Earlier today I was doing some research for a talk that Phil Hine and myself are giving on Lovecraftian occultures (for the London Fortean Society, in March) when I uncovered this: an old catalogue listing current stock produced by Kadath Press (based in Keighly, North Yorkshire) sometime in the late 1980s or early 1990s. I can't quite remember where this came from, other than I picked it up whilst living in Leeds. I suspect it might have been tucked away inside a copy of Chaos International. In any case, the catalogue highlights the intersection between Lovecraftian fiction and occultism in the late-1980s: the first half of the catalogue lists Arkham House titles, along with other horror small press books and various Lovecraftian zines (Crypt of Cthulhu, Lovecraft Studies, Dagon, etc.); the second half is filled with Crowley rarities, Kenneth Grant books, and Lovecraftian occult titles by Peter Smith and the EOD. In addition to which, the cover is by Brian Ward (illustrator of Peter J. Carroll's Liber Null & Psychonaut), who I had the opportunity to meet (not long, it seems, before his mysterious disappearance - but therein lies a tale for another time...). Kadath Press was run by Mick Lyons who, I understand, was part of the Chaos occultural scene in the North of England in the '80s and 90s.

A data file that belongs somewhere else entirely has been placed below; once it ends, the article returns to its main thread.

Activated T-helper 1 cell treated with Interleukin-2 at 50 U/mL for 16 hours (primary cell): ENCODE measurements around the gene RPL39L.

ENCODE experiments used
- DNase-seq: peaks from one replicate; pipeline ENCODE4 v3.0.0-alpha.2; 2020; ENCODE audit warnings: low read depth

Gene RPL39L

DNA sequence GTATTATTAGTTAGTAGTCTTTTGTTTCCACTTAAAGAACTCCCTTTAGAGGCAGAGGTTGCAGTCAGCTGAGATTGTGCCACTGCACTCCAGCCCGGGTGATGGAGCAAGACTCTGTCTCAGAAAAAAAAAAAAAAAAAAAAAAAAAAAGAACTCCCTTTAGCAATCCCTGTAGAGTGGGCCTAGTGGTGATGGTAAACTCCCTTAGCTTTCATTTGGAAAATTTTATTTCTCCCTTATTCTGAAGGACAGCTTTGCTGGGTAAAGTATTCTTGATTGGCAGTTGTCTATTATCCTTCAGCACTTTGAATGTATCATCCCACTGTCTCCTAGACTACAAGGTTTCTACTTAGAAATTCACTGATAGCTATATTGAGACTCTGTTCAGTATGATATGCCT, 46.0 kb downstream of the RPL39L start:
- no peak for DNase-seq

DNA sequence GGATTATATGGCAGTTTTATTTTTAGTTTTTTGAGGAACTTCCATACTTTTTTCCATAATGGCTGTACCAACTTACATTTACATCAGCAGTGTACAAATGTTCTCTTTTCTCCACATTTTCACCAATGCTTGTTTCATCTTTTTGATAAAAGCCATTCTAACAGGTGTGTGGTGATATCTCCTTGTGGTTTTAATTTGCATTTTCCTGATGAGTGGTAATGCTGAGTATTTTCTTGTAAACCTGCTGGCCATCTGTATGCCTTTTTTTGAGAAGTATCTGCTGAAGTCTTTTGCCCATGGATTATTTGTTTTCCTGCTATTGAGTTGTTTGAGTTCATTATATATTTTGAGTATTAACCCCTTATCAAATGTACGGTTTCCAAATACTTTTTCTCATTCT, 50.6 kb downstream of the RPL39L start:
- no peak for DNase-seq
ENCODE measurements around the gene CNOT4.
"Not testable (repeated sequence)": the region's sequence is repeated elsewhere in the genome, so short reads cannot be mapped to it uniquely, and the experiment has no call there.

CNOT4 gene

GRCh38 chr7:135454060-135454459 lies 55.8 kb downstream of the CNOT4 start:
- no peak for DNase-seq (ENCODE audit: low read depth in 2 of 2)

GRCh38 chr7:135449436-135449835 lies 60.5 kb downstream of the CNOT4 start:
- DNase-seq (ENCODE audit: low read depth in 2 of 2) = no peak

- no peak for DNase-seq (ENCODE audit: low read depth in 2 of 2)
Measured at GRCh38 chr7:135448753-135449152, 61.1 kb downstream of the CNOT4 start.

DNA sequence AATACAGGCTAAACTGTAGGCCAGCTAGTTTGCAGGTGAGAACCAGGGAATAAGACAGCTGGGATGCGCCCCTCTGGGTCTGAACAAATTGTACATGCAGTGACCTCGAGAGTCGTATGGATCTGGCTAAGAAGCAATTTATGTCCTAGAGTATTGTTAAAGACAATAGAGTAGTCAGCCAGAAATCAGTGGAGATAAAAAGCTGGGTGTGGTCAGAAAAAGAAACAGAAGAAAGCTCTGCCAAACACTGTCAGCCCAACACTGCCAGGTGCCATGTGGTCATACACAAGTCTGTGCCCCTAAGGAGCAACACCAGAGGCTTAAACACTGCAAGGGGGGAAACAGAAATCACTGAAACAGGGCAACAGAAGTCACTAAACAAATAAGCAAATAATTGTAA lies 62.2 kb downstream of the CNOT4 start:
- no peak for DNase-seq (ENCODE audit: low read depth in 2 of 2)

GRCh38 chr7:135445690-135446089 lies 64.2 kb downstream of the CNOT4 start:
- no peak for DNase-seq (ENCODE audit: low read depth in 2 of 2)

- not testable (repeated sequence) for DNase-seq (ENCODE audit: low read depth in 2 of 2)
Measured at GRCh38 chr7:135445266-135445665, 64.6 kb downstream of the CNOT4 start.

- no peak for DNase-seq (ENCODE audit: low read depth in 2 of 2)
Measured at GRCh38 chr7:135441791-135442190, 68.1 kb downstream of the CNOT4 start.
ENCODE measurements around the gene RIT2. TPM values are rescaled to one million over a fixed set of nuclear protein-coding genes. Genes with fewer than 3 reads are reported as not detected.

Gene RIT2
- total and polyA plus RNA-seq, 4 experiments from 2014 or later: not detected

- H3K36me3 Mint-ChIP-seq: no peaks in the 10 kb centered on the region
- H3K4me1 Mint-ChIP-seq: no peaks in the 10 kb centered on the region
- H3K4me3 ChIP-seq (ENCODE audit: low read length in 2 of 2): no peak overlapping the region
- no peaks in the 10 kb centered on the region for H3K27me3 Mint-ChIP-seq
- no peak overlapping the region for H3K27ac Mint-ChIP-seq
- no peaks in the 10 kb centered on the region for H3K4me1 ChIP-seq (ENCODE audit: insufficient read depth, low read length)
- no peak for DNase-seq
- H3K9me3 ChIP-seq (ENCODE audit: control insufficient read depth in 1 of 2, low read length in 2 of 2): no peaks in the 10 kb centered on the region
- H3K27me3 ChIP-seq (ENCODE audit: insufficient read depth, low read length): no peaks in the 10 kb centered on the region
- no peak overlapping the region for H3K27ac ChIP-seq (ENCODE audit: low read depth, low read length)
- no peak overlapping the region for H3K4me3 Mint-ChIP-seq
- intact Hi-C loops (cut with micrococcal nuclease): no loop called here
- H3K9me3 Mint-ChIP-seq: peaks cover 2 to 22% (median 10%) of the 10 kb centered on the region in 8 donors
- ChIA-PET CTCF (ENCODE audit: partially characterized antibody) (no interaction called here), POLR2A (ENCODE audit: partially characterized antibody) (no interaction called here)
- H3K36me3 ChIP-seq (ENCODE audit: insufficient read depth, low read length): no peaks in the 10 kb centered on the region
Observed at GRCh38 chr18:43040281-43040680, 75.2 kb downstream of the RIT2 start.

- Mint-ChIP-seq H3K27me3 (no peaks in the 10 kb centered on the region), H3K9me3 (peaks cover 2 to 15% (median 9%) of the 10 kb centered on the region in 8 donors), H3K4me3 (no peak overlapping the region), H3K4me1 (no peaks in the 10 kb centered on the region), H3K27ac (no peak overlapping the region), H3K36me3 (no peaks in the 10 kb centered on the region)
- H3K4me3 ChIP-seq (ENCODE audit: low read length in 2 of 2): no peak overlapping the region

I have to say, though, that this makes me rather nostalgic for a simpler time before the internet, when, for an early-career collector of Lovecraftian fiction like myself, colourful little booklets like this (written on a typewriter, photocopied and stapled by hand) offered to unlock whole new worlds of strange possibilities...
Thursday, February 11, 2016
Given the highly volatile nature of the many strange and eldritch artefacts in my possession, needs must that I employ various wards, talismans and other less mentionable occult devices to protect myself (and the world at large!) from the monstrous powers that lurk both within and about these macabre objects. Foremost amongst such wards is the dread Elder Sign, an exemplar of which I present here for your interest and edification. This is a handcrafted piece by Mr Dave Carson, one of the UK's greatest exponents of arts Lovecraftian.